Everyone is looking for the swing secret to lower scores. While improving your mechanics and skills are big keys to unlocking your potential, most golfers are leaving a boatload of shots on the table simply though poor course management.
We know from statistics that over 90% of shots are left short of the pin – this can be a game killer.
The reasons for this are either
- Poor ground strike (fat/thin)
- Poor face strike (toe/heel)
- Poor shot selection
This article will look at 3 example hole scenarios with strategic suggestions for how to play them.
Before We Continue
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My Best Shot
A well struck shot is dreamy – it’s compounded when the ball lands close to the pin. In fact, there is probably no better feeling in golf.
But let’s be real – how often do we strike the ball perfectly?
Both Hogan and Tiger have been quoted as saying
I hit no more than 2-3 perfect shots in a round of golf”
So it’s highly likely you won’t be hitting more than that. Rather than whine about it, do what the pros do – manage your mistakes.
Below a certain handicap range (18 or so), I have found that the majority of players are actually pretty consistent with their distances.
While a pro might hit their 7 iron between 175 yards and 190 (a 15 yard range), an 18 handicap might be as consistent – hitting their 7 iron between 110 and 130 yards (a 20 yard range).
In fact, it takes a pretty poor strike for you to fall outside of that. So we could say that the vast majority of shots will fall between your best strikes and 20 yards short of that.
Now, obviously there will be more outliers (some duffs, shanks and topped shots) at the amateur-level, but we shouldn’t really base the majority of our strategy on those. You should work to improve the outliers, while managing your dispersion of your usual patterns.
Scenario 1 – Pin On The Back
In the below picture, the pin is situated on the back of the green.
We don’t really want to go long here, as that will often leave us one of the worst up and down chances. However, based on the stats (over 90% of shot are left short by average golfers), this is unlikely to be an issue.
This is a perfect time to play the following strategy –
- find the yardage to the back edge of the green
- hit a club which goes that distance when struck perfectly.
Using this strategy, The vast majority of shots will fall towards the middle-back of the green, leaving you a simple 2 putt. Some of the poorer shots will land closer to the front, and (as poorer strikes usually have lower spin rates) some of these may trundle up towards the middle/back of the green.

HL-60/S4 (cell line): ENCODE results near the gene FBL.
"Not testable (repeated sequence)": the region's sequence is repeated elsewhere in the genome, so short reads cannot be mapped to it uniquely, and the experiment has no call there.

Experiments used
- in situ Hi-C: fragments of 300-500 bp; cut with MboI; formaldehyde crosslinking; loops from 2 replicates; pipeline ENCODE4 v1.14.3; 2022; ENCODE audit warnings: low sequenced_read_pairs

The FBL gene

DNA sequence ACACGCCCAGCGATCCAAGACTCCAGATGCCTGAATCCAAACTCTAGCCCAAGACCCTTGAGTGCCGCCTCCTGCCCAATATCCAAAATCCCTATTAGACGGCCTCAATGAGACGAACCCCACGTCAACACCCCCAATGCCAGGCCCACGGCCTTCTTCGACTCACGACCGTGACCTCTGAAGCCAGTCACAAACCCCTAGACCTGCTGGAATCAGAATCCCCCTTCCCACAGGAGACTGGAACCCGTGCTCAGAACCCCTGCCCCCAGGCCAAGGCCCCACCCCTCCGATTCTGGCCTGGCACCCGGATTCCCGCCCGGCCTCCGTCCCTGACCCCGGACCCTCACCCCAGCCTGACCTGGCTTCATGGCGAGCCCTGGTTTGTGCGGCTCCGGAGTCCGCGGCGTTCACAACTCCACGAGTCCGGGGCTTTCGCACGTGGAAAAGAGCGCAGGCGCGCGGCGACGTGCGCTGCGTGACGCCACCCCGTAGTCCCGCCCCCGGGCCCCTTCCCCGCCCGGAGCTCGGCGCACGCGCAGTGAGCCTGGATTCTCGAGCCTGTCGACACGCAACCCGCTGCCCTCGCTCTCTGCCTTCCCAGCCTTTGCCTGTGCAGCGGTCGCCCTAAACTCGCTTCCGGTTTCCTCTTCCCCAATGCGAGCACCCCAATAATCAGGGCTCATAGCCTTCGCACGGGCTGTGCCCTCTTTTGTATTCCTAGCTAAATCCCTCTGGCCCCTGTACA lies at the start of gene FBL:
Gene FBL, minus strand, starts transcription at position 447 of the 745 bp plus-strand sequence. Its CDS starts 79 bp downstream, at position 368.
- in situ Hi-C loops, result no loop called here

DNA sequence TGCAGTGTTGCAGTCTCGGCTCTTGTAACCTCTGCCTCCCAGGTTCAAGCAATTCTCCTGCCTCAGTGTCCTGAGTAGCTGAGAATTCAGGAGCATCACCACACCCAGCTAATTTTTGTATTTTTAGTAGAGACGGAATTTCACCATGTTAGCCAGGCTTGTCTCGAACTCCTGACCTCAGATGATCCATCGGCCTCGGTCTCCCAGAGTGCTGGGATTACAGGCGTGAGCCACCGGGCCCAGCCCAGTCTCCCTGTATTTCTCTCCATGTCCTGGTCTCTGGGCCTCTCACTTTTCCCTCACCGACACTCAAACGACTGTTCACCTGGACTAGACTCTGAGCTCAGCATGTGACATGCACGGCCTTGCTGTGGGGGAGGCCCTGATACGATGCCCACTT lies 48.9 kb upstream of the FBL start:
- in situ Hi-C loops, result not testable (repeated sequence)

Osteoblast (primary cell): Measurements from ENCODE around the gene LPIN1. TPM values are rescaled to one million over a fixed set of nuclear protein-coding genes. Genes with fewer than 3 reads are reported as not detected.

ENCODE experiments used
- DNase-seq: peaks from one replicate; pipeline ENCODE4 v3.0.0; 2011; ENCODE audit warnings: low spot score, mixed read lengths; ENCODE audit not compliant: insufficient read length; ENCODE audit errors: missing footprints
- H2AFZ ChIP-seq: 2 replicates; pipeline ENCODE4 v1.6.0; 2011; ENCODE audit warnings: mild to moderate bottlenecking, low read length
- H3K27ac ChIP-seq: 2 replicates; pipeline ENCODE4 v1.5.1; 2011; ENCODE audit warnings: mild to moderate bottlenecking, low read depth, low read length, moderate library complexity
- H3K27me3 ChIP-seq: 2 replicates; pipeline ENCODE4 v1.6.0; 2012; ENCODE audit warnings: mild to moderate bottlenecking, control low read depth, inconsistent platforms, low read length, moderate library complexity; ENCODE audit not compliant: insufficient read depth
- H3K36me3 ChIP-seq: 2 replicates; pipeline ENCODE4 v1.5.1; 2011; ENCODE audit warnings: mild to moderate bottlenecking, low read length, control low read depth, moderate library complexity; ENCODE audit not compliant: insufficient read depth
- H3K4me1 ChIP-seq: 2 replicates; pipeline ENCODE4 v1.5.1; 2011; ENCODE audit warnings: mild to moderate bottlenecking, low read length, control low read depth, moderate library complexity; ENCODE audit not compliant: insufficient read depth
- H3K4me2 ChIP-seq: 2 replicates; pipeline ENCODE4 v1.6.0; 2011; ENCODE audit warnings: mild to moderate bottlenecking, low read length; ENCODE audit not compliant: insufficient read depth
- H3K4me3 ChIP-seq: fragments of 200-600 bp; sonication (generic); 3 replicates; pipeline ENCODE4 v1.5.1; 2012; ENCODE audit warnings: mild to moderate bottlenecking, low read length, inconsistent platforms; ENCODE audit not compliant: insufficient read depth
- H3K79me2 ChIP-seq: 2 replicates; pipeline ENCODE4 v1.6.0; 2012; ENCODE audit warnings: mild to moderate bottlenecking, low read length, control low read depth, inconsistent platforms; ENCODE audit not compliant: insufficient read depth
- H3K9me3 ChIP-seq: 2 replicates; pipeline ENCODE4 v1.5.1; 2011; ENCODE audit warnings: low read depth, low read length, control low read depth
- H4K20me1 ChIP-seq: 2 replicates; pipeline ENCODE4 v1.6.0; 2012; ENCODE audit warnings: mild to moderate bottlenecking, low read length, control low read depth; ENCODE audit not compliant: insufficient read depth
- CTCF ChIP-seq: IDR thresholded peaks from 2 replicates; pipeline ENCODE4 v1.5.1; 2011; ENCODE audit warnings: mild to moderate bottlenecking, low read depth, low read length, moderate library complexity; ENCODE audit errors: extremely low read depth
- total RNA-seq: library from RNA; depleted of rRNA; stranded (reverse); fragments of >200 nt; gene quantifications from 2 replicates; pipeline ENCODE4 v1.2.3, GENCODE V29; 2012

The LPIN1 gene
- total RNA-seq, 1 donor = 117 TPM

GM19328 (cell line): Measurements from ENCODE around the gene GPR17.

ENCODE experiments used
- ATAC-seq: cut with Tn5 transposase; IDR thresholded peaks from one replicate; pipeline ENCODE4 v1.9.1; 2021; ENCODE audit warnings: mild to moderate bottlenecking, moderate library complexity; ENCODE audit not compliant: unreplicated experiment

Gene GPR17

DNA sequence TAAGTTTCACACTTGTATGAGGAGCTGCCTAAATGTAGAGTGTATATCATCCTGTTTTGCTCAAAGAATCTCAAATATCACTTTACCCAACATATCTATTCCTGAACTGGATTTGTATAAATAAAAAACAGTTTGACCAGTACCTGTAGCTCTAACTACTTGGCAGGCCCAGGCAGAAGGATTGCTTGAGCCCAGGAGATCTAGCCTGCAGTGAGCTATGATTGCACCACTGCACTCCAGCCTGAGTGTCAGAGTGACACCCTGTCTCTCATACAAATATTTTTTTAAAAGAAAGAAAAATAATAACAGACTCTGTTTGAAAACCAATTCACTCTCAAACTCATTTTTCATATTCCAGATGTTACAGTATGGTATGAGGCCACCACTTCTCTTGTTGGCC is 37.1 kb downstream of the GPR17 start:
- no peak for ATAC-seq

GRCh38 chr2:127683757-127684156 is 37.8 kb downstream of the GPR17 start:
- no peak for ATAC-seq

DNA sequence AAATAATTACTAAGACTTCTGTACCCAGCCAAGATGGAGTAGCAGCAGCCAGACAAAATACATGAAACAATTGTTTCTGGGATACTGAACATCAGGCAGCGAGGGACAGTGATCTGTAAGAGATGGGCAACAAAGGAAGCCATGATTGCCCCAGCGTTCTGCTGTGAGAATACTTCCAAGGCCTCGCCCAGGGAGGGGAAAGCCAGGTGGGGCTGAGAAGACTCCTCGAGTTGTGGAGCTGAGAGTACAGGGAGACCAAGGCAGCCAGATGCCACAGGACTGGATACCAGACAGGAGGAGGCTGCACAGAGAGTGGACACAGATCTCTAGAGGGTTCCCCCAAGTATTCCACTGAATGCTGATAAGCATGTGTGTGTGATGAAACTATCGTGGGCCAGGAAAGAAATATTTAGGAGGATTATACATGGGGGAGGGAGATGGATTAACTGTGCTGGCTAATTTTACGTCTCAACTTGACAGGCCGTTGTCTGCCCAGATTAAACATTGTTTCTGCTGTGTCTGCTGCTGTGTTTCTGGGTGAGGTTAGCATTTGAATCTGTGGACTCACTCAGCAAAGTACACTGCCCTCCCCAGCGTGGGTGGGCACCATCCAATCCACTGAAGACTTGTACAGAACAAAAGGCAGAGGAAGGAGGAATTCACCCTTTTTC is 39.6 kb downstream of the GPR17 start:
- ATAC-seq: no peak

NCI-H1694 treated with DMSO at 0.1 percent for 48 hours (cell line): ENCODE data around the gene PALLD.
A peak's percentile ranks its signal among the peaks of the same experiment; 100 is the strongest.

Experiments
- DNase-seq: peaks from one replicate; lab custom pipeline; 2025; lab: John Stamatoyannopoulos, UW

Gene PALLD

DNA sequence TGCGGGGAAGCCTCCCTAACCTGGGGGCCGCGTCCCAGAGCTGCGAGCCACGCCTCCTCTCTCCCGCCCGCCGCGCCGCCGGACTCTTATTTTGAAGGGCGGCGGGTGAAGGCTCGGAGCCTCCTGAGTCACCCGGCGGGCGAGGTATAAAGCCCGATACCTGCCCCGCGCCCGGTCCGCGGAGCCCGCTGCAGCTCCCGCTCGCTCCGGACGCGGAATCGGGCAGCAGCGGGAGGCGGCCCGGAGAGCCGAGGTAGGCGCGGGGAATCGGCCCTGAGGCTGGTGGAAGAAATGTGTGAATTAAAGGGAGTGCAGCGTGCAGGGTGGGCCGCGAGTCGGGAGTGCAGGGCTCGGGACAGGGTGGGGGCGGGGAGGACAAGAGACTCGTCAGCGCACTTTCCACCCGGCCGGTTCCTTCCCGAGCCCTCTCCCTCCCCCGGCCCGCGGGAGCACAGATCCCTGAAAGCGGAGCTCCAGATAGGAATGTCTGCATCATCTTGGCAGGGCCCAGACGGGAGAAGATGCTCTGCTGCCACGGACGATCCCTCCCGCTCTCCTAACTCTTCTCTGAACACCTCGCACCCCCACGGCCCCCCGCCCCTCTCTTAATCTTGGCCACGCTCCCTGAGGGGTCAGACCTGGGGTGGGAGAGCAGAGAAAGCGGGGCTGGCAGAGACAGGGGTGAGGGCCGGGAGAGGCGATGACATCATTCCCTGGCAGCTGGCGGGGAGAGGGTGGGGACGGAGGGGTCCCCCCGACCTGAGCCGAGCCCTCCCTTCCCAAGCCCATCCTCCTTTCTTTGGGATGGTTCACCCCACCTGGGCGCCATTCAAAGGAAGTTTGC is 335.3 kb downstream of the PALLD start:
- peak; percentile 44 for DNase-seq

You don’t have to worry about overshooting the green as a perfect strike will only fly to the back of the green (if you calculated correctly) – and it’s not often we hit perfect strikes anyway. These great strikes are more likely to have higher spin rates and hold the green better too.
When you wouldn’t play this strategy?
If the green is particularly narrow at the back and/or guarded heavily, while the middle/front of the green is relatively fat/unguarded.
Scenario 2 – Pin On Middle
In the below picture, the flag is on the middle of the green.
In this example, I will often suggest the following strategy
- Find out the yardage to the flag
- Add 7-15 yards as a buffer (based on your level)
- Hit the club which reaches that yardage when struck great.
Through using this strategy, you will get some shots which fly 7-15 yards past the pin (those outlier perfect strikes), but the majority of average strikes will lose 10 yards and end up closer to the flag.
Imagine that – being rewarded for an error!
Even if you hit the bottom end of your normal range (15-20 yards short of your perfect strike), you will only end up 5-10 yards from the pin.
When wouldn’t you use this strategy?
Perhaps in the scenario where the green slopes severely from back to front, and a putt from level with or past the pin would be particularly tricky. In this case, “going for the pin” might be a good idea, as any shots short will leave you with an (often easier) uphill putt.
Scenario 3 – Pin On The Front Of The Green
Here’s where we can save the average golfer a lot of shots.
In the below scenario, the pin is tucked on the front of the green.
This is one of those really enticing pins – it’s one of the best feelings in the world when we flush a shot and it lands right next to the pin and sits like a well trained dog.
But, as great as that feeling is, attempting it will cost you more shots in the long run.
A better strategy here would be
- Take the yardage to the pin
- Add 20 yards